Photo: Speaker Paul Ryan speaks about House passage of the American Health Care Act, May 4, 2017.
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The Texas Legislature has passed Senate Bill 4, making "sanctuary cities" illegal in that state. Sheriffs and police chiefs will be subject to prosecution if they don't cooperate with federal agents when it comes to the immigration status of people they have detained. Governor Greg Abbott said he'll sign it, adding, "Our penalties will be so strong that it will be impossible to have sanctuary city policies in the state of Texas." Julián Aguilar, who reports on politics and border affairs for the Texas Tribune, says that law enforcement from several Texas counties testified in opposition to the legislation.
With some help from the President, House Republicans have shown they can pass a bill, but the GOP still hasn't shown it can govern. Some Congressmen who voted to repeal and replace Obamacare didn't have time to read the measure. Some senators say they'll start over from scratch. Nobody knows what the House bill would cost or how many people would lose health insurance. It is clear that tax breaks would go to the wealthy. Democrats are already targeting Republicans for next year's mid-term elections. How confident should they be?
Jeffrey Young, Huffington Post (@JeffYoung)
Dean Clancy, health policy analyst (@DeanClancy)
Maura Calsyn, Center for American Progress (@amprog)
Molly Reynolds, Brookings Institution (@mollyereynolds)
Ivanka Trump's new book, Women Who Work, might or might not become a best-seller. If it does, it won't be due to positive reviews. It's been called "a useless pile of fluff," and a "grab bag of generic work-life advice for upper-middle-class women.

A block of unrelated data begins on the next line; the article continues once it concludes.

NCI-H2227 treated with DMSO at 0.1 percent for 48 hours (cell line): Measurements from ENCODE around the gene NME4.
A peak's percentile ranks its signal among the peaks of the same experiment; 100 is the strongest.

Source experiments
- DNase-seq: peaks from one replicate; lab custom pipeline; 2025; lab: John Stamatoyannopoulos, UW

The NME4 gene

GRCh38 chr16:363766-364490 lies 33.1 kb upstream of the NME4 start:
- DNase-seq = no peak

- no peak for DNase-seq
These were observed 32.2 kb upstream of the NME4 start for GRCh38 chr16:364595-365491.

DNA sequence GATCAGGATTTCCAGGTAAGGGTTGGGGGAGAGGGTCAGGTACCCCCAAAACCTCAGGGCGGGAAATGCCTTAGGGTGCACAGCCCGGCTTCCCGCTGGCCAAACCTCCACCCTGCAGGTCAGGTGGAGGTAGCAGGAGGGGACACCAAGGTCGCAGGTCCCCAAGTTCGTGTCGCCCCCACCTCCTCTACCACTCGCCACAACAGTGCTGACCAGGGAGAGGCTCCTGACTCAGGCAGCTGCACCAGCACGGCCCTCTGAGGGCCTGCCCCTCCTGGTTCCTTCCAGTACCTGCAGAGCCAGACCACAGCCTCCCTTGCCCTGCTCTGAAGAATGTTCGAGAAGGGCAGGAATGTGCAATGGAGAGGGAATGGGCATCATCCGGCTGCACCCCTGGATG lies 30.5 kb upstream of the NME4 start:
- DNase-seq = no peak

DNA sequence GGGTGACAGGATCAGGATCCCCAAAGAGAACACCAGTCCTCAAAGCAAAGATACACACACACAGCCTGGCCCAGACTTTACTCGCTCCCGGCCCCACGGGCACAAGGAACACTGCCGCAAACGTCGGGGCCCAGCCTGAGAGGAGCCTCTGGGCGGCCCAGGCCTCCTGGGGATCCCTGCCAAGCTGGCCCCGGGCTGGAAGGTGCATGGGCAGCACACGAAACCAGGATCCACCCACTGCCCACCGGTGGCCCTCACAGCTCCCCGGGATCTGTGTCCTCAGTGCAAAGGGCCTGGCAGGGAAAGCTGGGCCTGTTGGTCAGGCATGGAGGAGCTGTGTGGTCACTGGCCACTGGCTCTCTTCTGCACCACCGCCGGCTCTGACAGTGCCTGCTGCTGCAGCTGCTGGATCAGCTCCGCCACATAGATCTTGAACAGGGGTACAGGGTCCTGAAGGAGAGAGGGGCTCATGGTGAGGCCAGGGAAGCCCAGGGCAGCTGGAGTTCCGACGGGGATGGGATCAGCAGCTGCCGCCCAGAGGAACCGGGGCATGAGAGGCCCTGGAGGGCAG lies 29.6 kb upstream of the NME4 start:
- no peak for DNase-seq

In the New York Times, Jennifer Senior called it, "not really offensive so much as witlessly derivative." Senior is author of her own book, All Joy and No Fun: The Paradox of Modern Parenthood.
More From To the Point
Bannon, Moore storm the establishment barricades Donald Trump appealed to the frustrated base of the Republican Party, and Steve Bannon rode Trump's train to the White House. Now, Bannon's out on his own -- fomenting revolution against the GOP establishment—especially leadership in the Senate. Where's President Trump as the battle lines are being drawn?
Sifting through the ashes: Cleanup and questions after the fires Wildfire is all too familiar in the Golden State, but last week's record-setting blazes in Northern California left behind something new — more property damage over a wider area with more human casualties than ever before. We hear about likely causes, the struggle to clean up and the possibility of prevention.
Political dueling and the future of the ACA Uncertainty about the fate of Obamacare grows by the day, with key factors including bipartisanship in the Senate, opposition deeper than ever in Congress -- and a president who veers from one side to the other. We talk with Maryland's attorney general and others about what's at stake from the state house to the doctor's office.
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